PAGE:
China's top lawmakers have drafted Hong Kong security law




China's top legislature has begun drafting a national security law for Hong Kong, which critics say will weaken the legal and political institutions in the semi-autonomous region.


The bill was presented to the Standing Committee of the National People's Congress on Thursday and covered four categories of crimes: legacy, undermining state power, cooperation with foreign or external forces to undermine local terrorism and national security, the official Xinhua News Agency said.

Details on the definition of those crimes or the applicable penalties are not provided. It is not clear whether the legislation will be passed at the current three-day meeting of the committee, which is scheduled to end on Saturday.

"In recent years with Hong Kong and beyond against each other's hostile powers, the lack of relevant legal systems and enforcement mechanisms in the [Hong Kong Special Administrative Region] poses major dangers to China's national security," Xinhua said in a comment.

Li Janshu, a third-party official of the ruling Communist Party and head of the National People's Congress, chaired the Standing Committee meeting, which serves as a complete and largely official congressional congress.

'Serious concern'
Congress passed a lawmaking decision at the end of last month's meeting.

Hong Kong's Basic Law, by its mini-constitution, requires the legislature of the region to enforce security legislation, but no administration has attempted to do so, as mass protests in 2003 led to the then chief executive Tung - forcing the Hwa administration to quit. Attempt to do so.

Legal experts say Beijing's justification for the law is controversial, and critics say Hong Kong-ruled "one country, two systems" doctrine has been destroyed since its return to China in 1997.

China launched action last year in the wake of widespread and sometimes violent anti-democratic protests in the region, allowing the public to be brought to mainland China for trial when the administration tries to introduce a bill. Beijing sees rallies governed by the National Security Act as an attempt to separate Hong Kong from the rest of the state.

The United States said the law was passed that would give the former British colony special powers. Britain said it would provide passports and citizenship to three million Hong Kong residents.

On Wednesday, the G7 major economies voiced their "serious concerns" about the law, saying it would overturn Beijing's international commitments and the region's constitution.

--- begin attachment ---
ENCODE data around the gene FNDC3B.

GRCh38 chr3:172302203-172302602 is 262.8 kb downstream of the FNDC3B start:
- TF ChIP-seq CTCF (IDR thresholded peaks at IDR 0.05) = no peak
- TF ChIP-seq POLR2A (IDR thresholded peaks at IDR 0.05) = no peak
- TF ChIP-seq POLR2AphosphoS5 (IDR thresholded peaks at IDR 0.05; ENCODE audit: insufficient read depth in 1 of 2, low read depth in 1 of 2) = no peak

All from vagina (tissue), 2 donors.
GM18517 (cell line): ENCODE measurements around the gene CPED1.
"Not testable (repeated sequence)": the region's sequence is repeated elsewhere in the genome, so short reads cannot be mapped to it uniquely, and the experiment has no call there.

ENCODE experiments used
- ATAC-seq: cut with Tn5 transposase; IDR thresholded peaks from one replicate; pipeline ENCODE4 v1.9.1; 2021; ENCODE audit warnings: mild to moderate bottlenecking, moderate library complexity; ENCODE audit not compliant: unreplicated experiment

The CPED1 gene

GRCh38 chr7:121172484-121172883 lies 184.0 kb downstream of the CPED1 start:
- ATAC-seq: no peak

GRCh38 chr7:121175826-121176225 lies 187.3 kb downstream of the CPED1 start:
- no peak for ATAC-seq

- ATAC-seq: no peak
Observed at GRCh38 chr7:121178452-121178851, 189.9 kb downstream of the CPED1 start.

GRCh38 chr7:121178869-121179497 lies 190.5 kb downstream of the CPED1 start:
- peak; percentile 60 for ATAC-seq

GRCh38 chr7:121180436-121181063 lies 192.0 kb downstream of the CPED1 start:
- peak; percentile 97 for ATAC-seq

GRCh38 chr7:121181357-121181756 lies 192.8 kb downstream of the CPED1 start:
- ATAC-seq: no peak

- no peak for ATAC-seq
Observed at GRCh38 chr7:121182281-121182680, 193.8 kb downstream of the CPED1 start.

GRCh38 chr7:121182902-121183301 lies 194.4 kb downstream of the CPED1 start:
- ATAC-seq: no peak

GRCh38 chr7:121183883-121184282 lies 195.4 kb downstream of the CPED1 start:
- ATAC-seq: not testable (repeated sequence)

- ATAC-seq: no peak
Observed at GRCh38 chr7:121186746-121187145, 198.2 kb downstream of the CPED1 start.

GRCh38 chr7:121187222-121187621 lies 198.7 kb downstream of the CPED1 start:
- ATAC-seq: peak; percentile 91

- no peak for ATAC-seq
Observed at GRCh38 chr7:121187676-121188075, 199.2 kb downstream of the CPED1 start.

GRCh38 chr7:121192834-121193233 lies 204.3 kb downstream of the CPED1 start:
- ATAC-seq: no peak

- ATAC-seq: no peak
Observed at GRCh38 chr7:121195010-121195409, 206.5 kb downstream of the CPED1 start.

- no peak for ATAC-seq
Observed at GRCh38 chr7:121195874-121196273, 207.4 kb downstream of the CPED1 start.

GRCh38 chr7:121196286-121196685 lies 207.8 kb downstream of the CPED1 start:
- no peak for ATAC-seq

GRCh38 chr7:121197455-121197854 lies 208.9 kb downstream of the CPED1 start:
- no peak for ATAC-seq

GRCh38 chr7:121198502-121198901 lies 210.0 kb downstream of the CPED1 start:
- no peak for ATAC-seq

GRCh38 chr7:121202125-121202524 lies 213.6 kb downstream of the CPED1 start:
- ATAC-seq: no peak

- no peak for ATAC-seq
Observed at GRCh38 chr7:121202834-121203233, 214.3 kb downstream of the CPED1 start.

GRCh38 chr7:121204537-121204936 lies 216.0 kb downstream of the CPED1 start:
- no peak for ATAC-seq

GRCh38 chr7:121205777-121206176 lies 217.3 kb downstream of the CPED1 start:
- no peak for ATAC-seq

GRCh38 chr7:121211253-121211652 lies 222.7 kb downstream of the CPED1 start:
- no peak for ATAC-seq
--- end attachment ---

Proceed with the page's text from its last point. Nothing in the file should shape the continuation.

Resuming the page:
Beijing has been criticized for interfering with its internal affairs.

"We urge the relevant parties to study the constitution of the People's Republic of China and the Hong Kong SAR Basic Law and to look at national security legislation intentionally," said Zhao Lijian, a spokesman for the Chinese Foreign Ministry.

Officials in China and Hong Kong have called for reducing the dangers of the law, saying it does not affect the general Hong Kong public.

A Hong Kong delegation led by Chief Executive Officer Carrie Lam discussed the legislation with the central government earlier this month. Regional Justice Secretary Theresa Cheng said the Security Act protects the rights and freedoms of Hong Kong people and strengthens the "one country, two systems" framework.

Support Taiwan

Hong Kong activist Joshua Wong said Thursday that opposing the law "maybe my last testimony when I am free."

Speaking at an online event promoting democracy and the market economy in Copenhagen, Denmark, he said, "Our long journey to democracy will be strong for a long time."

Meanwhile, Taiwan has announced it is setting up an office to provide assistance to those seeking to leave Hong Kong.

According to a statement from Taiwan's Mainland Affairs Council, the office maintains the island's relations with Taiwan, including those who want to travel to Taiwan, including schools, employment, investment, entrepreneurship, and immigration.

Taiwan's self-governing island is a democracy, which China sees as its own.

Earlier this month, the Hong Kong Legislature passed a controversial bill that made it a crime to insult the Chinese national anthem.

Senior opposition figures were also arrested for participating in the demonstrations and began to question whether national security legislation would be used to disqualify pro-democratic candidates in the September elections for the Beijing-controlled Legislative Council.

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